The New 4Moms MamaRoo Swing Is Safe, High-Tech and Totally Worth It￼
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- Value: 16/20
- Functionality: 19/20
- Quality: 19/20
- Aesthetic: 19/20
- Baby Soother: 19/20
Before your baby’s arrival, I bet you couldn’t wait to hold them in your arms. Except when you finally welcomed your newborn and that’s the only place they wanted to be all. The. Damn. Time. At least, that was the case with my daughter, who would wail like a banshee every time we tried to put her down. We tried the Boppy, the Dock-A-Tot, multiple playmats…she hated every single one. Enter a baby swing—the genius device that soothes fussy kids and gives parents a much-needed break. And the Rolls-Royce of baby swings is the MamaRoo. Here’s what you need to know about this clever baby product, including safety, longevity and whether or not it’s worth the price tag.
Wait, Wasn’t This Product Recalled?
Nope. On August 15, 2022, a recall was issued for the MamaRoo Baby Swing versions 1.0 through 4.0 due to restraint straps attached to the back of the unit posing a strangulation risk to crawling infants. This latest model (model 1046) solves that problem by attaching the strap to the seat instead. If you have one of the earlier models and any crawling infants at home, you should immediately stop using the swing, store it in a location where it can’t be reached by crawling infants and contact 4moms to receive a free strap fastener that will prevent the strap from dangling precariously when a baby is not in the seat. The recalled versions of the MamaRoo are safe to use after installing the strap-fastener.
OK, Got It. So What Does This New MamaRoo Actually Do?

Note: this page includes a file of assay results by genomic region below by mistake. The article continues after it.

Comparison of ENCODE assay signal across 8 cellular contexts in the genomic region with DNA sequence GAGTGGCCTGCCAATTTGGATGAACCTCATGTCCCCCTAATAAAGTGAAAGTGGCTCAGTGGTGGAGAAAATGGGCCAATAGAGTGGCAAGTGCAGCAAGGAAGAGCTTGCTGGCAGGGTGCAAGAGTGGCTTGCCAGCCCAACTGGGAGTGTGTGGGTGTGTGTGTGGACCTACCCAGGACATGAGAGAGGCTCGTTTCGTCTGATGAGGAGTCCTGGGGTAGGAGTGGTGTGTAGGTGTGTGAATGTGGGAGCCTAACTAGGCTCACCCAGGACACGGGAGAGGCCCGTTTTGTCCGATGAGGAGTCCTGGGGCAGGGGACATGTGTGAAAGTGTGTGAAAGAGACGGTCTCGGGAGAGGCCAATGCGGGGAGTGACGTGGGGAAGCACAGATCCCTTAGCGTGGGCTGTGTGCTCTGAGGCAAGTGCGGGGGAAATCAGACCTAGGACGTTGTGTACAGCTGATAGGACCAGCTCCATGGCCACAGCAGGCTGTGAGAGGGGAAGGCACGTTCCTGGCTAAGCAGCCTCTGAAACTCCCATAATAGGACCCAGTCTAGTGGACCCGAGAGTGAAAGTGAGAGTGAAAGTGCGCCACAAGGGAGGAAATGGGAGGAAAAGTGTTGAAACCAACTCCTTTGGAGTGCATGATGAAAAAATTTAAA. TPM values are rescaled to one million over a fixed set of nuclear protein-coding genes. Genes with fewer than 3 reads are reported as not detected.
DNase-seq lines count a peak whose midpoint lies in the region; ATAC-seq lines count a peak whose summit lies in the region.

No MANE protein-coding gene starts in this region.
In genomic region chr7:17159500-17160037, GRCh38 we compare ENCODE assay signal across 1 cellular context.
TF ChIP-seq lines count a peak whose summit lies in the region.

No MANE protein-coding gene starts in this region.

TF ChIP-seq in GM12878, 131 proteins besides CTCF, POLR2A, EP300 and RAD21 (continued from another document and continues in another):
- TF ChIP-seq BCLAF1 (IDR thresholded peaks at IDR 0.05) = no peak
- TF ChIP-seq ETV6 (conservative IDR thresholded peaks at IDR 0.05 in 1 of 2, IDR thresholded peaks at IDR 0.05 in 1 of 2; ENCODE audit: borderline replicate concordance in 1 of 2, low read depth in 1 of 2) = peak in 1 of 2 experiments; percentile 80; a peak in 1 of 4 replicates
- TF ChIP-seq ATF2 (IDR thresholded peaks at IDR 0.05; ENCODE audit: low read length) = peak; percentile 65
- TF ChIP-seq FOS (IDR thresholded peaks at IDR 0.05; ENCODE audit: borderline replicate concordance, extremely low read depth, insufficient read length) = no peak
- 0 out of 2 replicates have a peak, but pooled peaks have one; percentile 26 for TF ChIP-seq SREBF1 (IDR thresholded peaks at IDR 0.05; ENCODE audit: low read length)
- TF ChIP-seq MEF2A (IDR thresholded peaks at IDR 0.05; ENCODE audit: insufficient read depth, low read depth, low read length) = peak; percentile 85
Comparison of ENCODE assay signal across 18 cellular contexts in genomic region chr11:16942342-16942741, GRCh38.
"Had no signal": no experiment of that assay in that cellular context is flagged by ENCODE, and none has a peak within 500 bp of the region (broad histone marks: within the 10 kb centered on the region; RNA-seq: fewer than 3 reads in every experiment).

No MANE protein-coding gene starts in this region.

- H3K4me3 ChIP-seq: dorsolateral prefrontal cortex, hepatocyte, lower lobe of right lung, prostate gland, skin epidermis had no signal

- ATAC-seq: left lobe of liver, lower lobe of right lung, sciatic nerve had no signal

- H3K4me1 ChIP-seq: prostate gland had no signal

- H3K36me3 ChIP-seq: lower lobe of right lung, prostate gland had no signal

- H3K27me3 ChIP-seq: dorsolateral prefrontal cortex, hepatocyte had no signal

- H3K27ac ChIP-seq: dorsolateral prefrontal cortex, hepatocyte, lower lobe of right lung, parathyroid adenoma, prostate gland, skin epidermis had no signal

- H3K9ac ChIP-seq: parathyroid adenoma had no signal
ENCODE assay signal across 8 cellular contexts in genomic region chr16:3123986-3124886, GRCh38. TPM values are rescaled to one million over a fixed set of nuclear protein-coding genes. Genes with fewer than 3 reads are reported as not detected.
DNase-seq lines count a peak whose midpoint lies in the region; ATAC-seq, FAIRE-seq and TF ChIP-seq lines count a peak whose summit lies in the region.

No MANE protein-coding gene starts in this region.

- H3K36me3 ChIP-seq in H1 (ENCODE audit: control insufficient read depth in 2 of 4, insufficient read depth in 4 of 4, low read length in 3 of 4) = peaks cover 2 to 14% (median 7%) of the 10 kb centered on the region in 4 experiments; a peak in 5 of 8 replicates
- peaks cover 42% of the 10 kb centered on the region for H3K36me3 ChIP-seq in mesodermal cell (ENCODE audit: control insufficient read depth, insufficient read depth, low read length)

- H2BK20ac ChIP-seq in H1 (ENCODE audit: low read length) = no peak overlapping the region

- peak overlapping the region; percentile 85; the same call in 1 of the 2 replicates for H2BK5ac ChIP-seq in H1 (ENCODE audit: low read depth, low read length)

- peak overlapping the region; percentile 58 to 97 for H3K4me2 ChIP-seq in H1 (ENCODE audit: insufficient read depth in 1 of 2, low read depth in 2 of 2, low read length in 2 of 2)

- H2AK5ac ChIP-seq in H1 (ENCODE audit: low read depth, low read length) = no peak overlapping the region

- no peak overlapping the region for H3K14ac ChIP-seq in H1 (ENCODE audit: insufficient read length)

Like previous models, the main draw of the MamaRoo is the unique range of motions. While most baby swings do a back-and-forth sway, the MamaRoo has five parent-inspired motions (Kangaroo, Car Ride, Tree Swing, Wave and Rockabye) and five speeds, plus an adjustable recline to keep baby comfy. Not sure which speed is quite your baby’s, um, speed? Well, here’s where the updated model shines. The free MamaRoo app has a new “Find Your Roo” function that lets parents find the device’s rocking motion that best mimics their own rocking. Simply start the app and start rocking your phone as if it was your baby (and yes, you’ll feel ridiculous, but anything to calm a fussy newborn, right?). The app then recommends which motion to set your Roo in order to make the transition from your arms to the swing as seamless as possible. After testing out the app, MamaRoo concluded that Kangaroo (a sort of up-and-down bounce motion) and speed four was the movement that would best mimic my own rocking. And actually, the app was actually pretty accurate—I alternated between Kangaroo when I wanted to put her down for a few minutes while I went to the bathroom/folded laundry/drank my now-cold coffee, and the Car Ride (a sort of figure-eight motion) when she was being particularly fussy and needed some help to calm down.